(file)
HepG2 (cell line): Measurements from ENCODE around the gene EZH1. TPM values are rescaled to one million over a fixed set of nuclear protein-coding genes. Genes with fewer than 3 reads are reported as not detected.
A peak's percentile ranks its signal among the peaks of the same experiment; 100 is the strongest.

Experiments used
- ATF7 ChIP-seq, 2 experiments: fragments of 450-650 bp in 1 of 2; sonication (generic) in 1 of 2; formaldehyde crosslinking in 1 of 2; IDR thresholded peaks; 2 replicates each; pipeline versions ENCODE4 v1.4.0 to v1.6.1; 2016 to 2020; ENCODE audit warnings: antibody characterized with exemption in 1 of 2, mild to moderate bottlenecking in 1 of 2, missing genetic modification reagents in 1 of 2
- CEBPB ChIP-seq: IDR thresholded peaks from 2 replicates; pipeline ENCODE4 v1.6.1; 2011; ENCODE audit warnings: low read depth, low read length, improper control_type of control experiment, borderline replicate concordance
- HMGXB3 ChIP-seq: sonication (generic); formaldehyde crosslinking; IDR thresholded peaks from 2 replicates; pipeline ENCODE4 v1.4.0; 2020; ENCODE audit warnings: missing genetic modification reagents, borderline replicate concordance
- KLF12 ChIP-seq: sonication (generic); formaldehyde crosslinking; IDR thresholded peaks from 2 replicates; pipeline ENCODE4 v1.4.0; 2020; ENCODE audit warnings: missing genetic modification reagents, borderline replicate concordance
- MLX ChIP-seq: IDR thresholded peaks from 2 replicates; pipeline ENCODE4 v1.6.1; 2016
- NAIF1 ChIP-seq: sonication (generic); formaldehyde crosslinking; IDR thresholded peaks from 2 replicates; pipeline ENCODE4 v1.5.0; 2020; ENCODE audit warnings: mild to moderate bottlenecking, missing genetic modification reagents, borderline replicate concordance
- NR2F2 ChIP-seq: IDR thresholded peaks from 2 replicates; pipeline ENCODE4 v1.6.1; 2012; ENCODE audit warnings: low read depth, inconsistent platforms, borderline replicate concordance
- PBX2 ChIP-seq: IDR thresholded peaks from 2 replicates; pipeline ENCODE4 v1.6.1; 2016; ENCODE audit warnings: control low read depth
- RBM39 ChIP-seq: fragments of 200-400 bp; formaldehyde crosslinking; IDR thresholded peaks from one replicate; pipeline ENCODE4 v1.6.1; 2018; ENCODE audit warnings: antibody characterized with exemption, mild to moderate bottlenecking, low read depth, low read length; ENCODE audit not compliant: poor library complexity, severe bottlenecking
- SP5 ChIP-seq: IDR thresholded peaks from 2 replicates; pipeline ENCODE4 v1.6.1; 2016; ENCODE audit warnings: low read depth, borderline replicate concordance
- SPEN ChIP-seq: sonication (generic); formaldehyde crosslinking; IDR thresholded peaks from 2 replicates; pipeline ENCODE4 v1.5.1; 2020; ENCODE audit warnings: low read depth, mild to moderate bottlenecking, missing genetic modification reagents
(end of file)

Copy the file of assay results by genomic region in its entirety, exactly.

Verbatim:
HepG2 (cell line): Measurements from ENCODE around the gene EZH1. TPM values are rescaled to one million over a fixed set of nuclear protein-coding genes. Genes with fewer than 3 reads are reported as not detected.
A peak's percentile ranks its signal among the peaks of the same experiment; 100 is the strongest.

Experiments used
- ATF7 ChIP-seq, 2 experiments: fragments of 450-650 bp in 1 of 2; sonication (generic) in 1 of 2; formaldehyde crosslinking in 1 of 2; IDR thresholded peaks; 2 replicates each; pipeline versions ENCODE4 v1.4.0 to v1.6.1; 2016 to 2020; ENCODE audit warnings: antibody characterized with exemption in 1 of 2, mild to moderate bottlenecking in 1 of 2, missing genetic modification reagents in 1 of 2
- CEBPB ChIP-seq: IDR thresholded peaks from 2 replicates; pipeline ENCODE4 v1.6.1; 2011; ENCODE audit warnings: low read depth, low read length, improper control_type of control experiment, borderline replicate concordance
- HMGXB3 ChIP-seq: sonication (generic); formaldehyde crosslinking; IDR thresholded peaks from 2 replicates; pipeline ENCODE4 v1.4.0; 2020; ENCODE audit warnings: missing genetic modification reagents, borderline replicate concordance
- KLF12 ChIP-seq: sonication (generic); formaldehyde crosslinking; IDR thresholded peaks from 2 replicates; pipeline ENCODE4 v1.4.0; 2020; ENCODE audit warnings: missing genetic modification reagents, borderline replicate concordance
- MLX ChIP-seq: IDR thresholded peaks from 2 replicates; pipeline ENCODE4 v1.6.1; 2016
- NAIF1 ChIP-seq: sonication (generic); formaldehyde crosslinking; IDR thresholded peaks from 2 replicates; pipeline ENCODE4 v1.5.0; 2020; ENCODE audit warnings: mild to moderate bottlenecking, missing genetic modification reagents, borderline replicate concordance
- NR2F2 ChIP-seq: IDR thresholded peaks from 2 replicates; pipeline ENCODE4 v1.6.1; 2012; ENCODE audit warnings: low read depth, inconsistent platforms, borderline replicate concordance
- PBX2 ChIP-seq: IDR thresholded peaks from 2 replicates; pipeline ENCODE4 v1.6.1; 2016; ENCODE audit warnings: control low read depth
- RBM39 ChIP-seq: fragments of 200-400 bp; formaldehyde crosslinking; IDR thresholded peaks from one replicate; pipeline ENCODE4 v1.6.1; 2018; ENCODE audit warnings: antibody characterized with exemption, mild to moderate bottlenecking, low read depth, low read length; ENCODE audit not compliant: poor library complexity, severe bottlenecking
- SP5 ChIP-seq: IDR thresholded peaks from 2 replicates; pipeline ENCODE4 v1.6.1; 2016; ENCODE audit warnings: low read depth, borderline replicate concordance
- SPEN ChIP-seq: sonication (generic); formaldehyde crosslinking; IDR thresholded peaks from 2 replicates; pipeline ENCODE4 v1.5.1; 2020; ENCODE audit warnings: low read depth, mild to moderate bottlenecking, missing genetic modification reagents